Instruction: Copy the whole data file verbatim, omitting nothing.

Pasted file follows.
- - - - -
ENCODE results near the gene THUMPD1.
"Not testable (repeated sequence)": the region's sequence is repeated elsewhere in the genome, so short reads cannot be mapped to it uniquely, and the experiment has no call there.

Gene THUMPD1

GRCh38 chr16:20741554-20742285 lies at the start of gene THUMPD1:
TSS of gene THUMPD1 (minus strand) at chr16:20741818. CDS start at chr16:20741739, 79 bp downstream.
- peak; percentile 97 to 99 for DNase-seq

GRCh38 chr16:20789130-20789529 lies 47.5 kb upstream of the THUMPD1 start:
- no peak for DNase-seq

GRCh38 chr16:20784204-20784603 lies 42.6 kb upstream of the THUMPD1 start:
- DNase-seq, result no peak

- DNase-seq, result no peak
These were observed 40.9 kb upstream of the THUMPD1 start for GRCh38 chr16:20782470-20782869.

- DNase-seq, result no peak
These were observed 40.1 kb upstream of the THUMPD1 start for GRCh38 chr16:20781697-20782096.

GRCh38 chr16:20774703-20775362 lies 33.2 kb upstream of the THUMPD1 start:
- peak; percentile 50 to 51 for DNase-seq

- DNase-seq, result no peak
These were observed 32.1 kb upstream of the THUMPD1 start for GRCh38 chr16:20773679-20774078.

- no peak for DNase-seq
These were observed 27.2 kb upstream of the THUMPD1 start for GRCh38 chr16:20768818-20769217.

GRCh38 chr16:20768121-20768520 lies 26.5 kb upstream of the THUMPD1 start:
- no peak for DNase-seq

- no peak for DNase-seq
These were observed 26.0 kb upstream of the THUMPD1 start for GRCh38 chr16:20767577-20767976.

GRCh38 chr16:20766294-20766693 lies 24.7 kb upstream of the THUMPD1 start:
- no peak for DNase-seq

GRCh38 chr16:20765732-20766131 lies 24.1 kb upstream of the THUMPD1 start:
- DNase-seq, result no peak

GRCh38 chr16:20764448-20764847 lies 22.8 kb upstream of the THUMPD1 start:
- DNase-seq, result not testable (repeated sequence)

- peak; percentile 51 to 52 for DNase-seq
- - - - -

ENCODE results near the gene THUMPD1.
"Not testable (repeated sequence)": the region's sequence is repeated elsewhere in the genome, so short reads cannot be mapped to it uniquely, and the experiment has no call there.

Gene THUMPD1

GRCh38 chr16:20741554-20742285 lies at the start of gene THUMPD1:
TSS of gene THUMPD1 (minus strand) at chr16:20741818. CDS start at chr16:20741739, 79 bp downstream.
- peak; percentile 97 to 99 for DNase-seq

GRCh38 chr16:20789130-20789529 lies 47.5 kb upstream of the THUMPD1 start:
- no peak for DNase-seq

GRCh38 chr16:20784204-20784603 lies 42.6 kb upstream of the THUMPD1 start:
- DNase-seq, result no peak

- DNase-seq, result no peak
These were observed 40.9 kb upstream of the THUMPD1 start for GRCh38 chr16:20782470-20782869.

- DNase-seq, result no peak
These were observed 40.1 kb upstream of the THUMPD1 start for GRCh38 chr16:20781697-20782096.

GRCh38 chr16:20774703-20775362 lies 33.2 kb upstream of the THUMPD1 start:
- peak; percentile 50 to 51 for DNase-seq

- DNase-seq, result no peak
These were observed 32.1 kb upstream of the THUMPD1 start for GRCh38 chr16:20773679-20774078.

- no peak for DNase-seq
These were observed 27.2 kb upstream of the THUMPD1 start for GRCh38 chr16:20768818-20769217.

GRCh38 chr16:20768121-20768520 lies 26.5 kb upstream of the THUMPD1 start:
- no peak for DNase-seq

- no peak for DNase-seq
These were observed 26.0 kb upstream of the THUMPD1 start for GRCh38 chr16:20767577-20767976.

GRCh38 chr16:20766294-20766693 lies 24.7 kb upstream of the THUMPD1 start:
- no peak for DNase-seq

GRCh38 chr16:20765732-20766131 lies 24.1 kb upstream of the THUMPD1 start:
- DNase-seq, result no peak

GRCh38 chr16:20764448-20764847 lies 22.8 kb upstream of the THUMPD1 start:
- DNase-seq, result not testable (repeated sequence)

- peak; percentile 51 to 52 for DNase-seq